B.P.S.D

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Behavioral & Psychiatric Symptoms of Dementia

Hallucinations, behavioral changes, paranoid delusions, and long periods of screaming were described by Alzheimer in 1907 in his original case description of the disease.
Behavioral and psychological symptoms of dementia (BPSD) are an integral part of dementia syndrome. A gradual downfall in emotional control or motivation, or a change in social behavior manifesting as emotional lability, irritability, apathy and coarsening of social behavior have been a part of diagnostic criteria for dementia. Studies suggest that cognition and behavior are independent dimensions. However, they influence each other; BPSD is associated with a more rapid rate of cognitive decline and greater impairment in activities of daily living; and there are variations in severity of BPSD at different cognitive levels.

BPSD are often the reasons for the first contact with health professionals and hospitalization. BPSD impact patient functioning and lead to premature transition to structured living environments and institutionalization. They are a cause of concern and burden to the caregivers; and are often more difficult to cope with than cognitive changes. These symptoms are a major cause of diminished quality of life for both patients and care givers. BPSD contribute significantly to the overall costs of dementia care.

These noncognitive abnormalities which increase the morbidity of patients and burden of caregivers are mostly treatable. Their assessment and management are essential components of the treatment of dementia. Periodic assessment of these symptoms can measure the effectiveness of interventions in dementia. This review aims to study the features of BPSD, their assessment and management. Literature of BPSD was searched in PUBMED and the relevant cross references were accessed.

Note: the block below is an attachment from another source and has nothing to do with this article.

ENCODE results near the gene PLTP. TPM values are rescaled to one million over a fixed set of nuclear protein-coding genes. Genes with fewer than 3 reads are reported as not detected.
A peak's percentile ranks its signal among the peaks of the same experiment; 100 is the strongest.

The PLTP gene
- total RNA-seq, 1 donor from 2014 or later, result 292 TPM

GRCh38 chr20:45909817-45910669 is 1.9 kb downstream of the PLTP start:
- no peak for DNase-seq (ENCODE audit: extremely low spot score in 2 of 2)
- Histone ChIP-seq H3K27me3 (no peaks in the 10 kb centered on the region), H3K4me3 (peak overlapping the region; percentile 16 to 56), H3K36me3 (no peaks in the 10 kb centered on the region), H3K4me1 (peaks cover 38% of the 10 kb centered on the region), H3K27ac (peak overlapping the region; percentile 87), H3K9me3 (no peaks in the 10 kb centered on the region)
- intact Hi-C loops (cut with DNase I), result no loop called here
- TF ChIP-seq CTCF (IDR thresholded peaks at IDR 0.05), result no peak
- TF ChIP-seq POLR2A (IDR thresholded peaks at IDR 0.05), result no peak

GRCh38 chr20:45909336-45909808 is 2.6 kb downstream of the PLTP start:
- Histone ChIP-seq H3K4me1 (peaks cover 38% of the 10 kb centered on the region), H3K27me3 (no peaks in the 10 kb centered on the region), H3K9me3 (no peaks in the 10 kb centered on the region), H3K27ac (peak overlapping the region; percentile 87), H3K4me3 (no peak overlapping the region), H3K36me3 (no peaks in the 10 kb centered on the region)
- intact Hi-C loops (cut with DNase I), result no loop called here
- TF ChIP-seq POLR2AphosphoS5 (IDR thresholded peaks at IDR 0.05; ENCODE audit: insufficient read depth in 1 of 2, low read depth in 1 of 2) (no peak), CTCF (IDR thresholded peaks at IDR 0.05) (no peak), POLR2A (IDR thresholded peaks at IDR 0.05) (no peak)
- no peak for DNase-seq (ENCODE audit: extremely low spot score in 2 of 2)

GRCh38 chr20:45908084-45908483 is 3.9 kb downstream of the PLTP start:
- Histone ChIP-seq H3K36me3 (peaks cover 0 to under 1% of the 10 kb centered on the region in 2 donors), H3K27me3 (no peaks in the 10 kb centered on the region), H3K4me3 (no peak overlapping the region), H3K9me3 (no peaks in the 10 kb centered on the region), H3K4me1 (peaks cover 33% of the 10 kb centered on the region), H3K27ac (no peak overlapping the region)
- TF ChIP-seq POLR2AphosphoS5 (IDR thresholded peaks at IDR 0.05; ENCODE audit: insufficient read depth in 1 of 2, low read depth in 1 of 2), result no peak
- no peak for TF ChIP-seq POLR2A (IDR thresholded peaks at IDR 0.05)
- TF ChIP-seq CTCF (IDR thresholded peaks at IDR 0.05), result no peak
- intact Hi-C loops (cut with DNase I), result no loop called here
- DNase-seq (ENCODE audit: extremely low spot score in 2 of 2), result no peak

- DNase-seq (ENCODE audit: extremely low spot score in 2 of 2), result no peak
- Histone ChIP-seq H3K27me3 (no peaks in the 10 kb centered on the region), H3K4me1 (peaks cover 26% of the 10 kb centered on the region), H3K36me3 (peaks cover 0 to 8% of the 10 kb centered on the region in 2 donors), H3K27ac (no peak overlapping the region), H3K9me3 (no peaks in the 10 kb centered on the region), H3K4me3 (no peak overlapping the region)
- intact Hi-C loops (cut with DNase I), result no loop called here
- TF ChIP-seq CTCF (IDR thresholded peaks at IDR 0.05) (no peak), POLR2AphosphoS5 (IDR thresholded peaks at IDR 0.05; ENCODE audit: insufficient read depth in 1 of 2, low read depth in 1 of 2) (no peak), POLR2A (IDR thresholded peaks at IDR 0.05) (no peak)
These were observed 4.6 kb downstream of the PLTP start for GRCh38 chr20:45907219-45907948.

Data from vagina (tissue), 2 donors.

ETIOLOGY OF BPSD

Various theoretical models have been proposed to understand BPSD which basically guide the non-pharmacological intervention. They are: ‘unmet needs’ model, a behavioral/learning model, and an environmental vulnerability/reduced stress-threshold model. Often the needs are not apparent to the observer or the caregiver, or the caregivers do not feel able to fulfill these needs. The needs namely biological, social and psychological lead to discomfort and the distress, and in a background of impaired cognitive state and ineffective communication, these often manifest as BPSD.
Many problem behaviors are learned through reinforcement by caregivers or staff members, who provide attention when problem behavior is displayed.

The arousal of BPSD is possibly from the intensive approach to care where patients are stressed beyond their cognitive capabilities. It is assumed that dementia process results in greater vulnerability to the environment, and a lower threshold at which stimuli affects behavior. Individuals suffering from dementia progressively lose their coping abilities and therefore perceive their environment as more and more stressful, which results in anxiety and inappropriate behavior.

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